Anyone who desires to make rapid organizational changes quickly discovers the weighting that individuals give to their past treatment. This is seen in one business owner’s perception after five years with his firm. A charismatic and ethical leader who cares deeply for the people who work with him, his outstanding behavior was immediately noticed by employees who welcomed his arrival after years of unethical and authoritarian management. He observed, however, that although he had behaved the same way from his first day on the job, employees didn’t start to believe and trust him until four years had past. They saw his good deeds and recognized his fairness, but they also remembered their poor treatment by previous management. They supposed that he, like the rest, would sooner or later reveal his true spots and treat them the same way. Only after several years of consistent behavior passed before their eyes were they finally able to trust him and wholeheartedly participate in the success of the company.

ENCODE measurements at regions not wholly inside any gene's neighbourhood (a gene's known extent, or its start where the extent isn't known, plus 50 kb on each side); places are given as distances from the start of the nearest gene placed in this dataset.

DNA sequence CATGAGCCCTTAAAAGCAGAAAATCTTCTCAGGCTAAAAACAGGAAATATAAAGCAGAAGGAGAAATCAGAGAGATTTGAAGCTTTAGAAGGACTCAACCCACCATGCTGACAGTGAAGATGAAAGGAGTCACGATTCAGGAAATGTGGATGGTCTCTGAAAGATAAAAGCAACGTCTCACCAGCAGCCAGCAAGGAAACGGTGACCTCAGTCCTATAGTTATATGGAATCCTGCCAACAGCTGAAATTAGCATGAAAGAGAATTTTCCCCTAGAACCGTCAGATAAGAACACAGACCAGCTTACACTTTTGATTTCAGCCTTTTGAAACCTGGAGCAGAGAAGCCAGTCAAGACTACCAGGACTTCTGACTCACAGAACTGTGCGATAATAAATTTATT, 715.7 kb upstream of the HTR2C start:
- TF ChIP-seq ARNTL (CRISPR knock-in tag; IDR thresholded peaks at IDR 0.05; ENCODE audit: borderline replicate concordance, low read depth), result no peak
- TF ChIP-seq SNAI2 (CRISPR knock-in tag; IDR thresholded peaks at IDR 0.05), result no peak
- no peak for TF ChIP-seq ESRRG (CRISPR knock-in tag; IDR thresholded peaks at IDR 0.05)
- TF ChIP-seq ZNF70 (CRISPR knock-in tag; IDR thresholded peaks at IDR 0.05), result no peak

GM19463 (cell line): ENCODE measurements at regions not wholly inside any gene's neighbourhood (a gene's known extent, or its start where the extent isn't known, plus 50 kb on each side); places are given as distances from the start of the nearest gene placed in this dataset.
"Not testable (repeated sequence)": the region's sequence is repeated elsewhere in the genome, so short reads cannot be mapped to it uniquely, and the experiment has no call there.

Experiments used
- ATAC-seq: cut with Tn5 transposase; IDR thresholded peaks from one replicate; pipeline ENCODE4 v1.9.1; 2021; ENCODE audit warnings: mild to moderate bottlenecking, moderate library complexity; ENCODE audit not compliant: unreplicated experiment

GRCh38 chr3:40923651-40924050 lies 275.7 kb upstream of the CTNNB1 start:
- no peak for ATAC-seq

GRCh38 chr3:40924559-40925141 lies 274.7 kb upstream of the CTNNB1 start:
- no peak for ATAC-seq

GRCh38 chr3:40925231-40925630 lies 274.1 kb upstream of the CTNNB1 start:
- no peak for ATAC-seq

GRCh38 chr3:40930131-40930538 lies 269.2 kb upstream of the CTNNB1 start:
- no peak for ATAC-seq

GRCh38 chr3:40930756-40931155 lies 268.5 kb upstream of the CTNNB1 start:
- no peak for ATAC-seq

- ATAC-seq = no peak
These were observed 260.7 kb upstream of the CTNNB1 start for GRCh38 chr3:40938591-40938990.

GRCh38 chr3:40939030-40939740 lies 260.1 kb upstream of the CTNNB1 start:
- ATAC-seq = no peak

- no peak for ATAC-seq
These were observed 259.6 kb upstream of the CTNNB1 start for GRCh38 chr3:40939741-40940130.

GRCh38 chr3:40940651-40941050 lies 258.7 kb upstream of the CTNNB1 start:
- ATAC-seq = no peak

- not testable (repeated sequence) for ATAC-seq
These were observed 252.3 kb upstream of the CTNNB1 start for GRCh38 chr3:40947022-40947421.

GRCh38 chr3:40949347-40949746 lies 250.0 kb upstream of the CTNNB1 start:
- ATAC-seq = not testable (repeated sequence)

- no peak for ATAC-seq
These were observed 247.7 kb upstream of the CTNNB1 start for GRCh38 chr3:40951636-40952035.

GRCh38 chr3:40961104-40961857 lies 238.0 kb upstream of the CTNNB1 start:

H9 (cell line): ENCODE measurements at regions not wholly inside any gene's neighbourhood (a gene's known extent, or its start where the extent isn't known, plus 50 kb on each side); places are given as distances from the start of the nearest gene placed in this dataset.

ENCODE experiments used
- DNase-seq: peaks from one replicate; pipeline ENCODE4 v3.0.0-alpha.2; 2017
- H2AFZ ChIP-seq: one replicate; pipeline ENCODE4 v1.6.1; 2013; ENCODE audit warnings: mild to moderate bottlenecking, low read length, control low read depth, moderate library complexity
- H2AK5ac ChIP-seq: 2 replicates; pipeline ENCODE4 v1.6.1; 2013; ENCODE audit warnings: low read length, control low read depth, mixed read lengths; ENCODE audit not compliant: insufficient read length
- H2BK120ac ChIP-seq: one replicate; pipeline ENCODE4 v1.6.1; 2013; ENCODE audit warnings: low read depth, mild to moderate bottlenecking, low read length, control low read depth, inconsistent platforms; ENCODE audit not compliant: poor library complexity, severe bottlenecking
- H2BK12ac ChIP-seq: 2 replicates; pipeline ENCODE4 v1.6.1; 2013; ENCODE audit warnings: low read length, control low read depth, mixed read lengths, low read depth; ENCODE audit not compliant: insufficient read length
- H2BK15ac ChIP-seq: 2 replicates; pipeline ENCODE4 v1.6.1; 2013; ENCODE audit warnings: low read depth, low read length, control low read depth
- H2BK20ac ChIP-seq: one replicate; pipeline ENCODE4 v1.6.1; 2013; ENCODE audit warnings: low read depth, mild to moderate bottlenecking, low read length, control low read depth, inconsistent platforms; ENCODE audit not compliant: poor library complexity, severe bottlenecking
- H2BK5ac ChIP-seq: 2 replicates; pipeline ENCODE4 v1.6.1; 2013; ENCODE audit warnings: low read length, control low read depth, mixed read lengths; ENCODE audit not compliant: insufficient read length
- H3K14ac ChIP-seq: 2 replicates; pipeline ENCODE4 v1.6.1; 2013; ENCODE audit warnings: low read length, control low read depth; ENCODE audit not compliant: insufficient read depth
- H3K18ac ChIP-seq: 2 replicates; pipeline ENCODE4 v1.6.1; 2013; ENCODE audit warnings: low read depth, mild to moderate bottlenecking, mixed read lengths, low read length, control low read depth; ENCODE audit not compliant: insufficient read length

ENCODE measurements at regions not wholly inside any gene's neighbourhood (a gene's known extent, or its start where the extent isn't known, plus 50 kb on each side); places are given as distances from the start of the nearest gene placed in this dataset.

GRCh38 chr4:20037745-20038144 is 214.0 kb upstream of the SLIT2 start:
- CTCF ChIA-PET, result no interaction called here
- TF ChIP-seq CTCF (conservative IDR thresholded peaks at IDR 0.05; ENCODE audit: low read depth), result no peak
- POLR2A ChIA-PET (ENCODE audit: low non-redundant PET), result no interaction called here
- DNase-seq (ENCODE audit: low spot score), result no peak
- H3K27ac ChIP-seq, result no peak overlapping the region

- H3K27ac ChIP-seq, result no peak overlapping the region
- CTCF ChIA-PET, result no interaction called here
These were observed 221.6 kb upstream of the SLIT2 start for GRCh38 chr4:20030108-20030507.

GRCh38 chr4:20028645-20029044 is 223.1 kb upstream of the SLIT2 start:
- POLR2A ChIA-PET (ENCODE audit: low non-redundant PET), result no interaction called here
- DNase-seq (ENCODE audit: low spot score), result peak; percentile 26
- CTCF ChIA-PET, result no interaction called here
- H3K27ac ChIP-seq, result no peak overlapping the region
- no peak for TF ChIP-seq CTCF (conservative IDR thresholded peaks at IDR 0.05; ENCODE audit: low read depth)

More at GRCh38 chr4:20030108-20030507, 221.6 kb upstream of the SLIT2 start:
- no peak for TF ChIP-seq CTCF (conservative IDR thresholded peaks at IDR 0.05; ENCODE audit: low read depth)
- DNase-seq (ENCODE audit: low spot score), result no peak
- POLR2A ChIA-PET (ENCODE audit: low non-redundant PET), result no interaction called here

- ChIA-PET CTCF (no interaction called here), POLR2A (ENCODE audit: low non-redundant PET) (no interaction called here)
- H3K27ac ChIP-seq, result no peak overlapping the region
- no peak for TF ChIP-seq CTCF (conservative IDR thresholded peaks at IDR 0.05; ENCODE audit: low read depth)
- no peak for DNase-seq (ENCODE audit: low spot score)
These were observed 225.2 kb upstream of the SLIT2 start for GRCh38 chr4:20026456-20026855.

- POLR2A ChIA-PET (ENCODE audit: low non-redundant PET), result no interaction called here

While not all employees are so jaded, many employees are cynical and wary of new efforts with familiar promises.

People’s reaction to leadership is then a moving average, giving some weight to existing management behavior while they strongly rely on their previous experience. This gradual building of respect and trust is critically important. Management should act at a speed that corresponds to the seriousness and urgency of the situation. Individuals must clearly be helped to understand the reasons behind swift changes or else management puts their relationship with employees into jeopardy. Changes made too rapidly can be perceived as coercion instead of common sense.

While many understand the impact of current and past leadership upon culture, fewer realize that the greatest contributor to the way we do things here is the effect of Organizational Structures that have been put in place over time.

3 — Organizational Structures

The values, goals and perceptions of those in management continue to influence employees even after individual managers may have moved on. How? The policies, performance measures, work practices, and assumptions about employee behavior currently in operation within your business are the cumulative result of all previous management’s values, goals and perceptions about how an organization should be managed. Each senior manager’s legacy becomes part of the intangible way we do things here and shapes employee activities.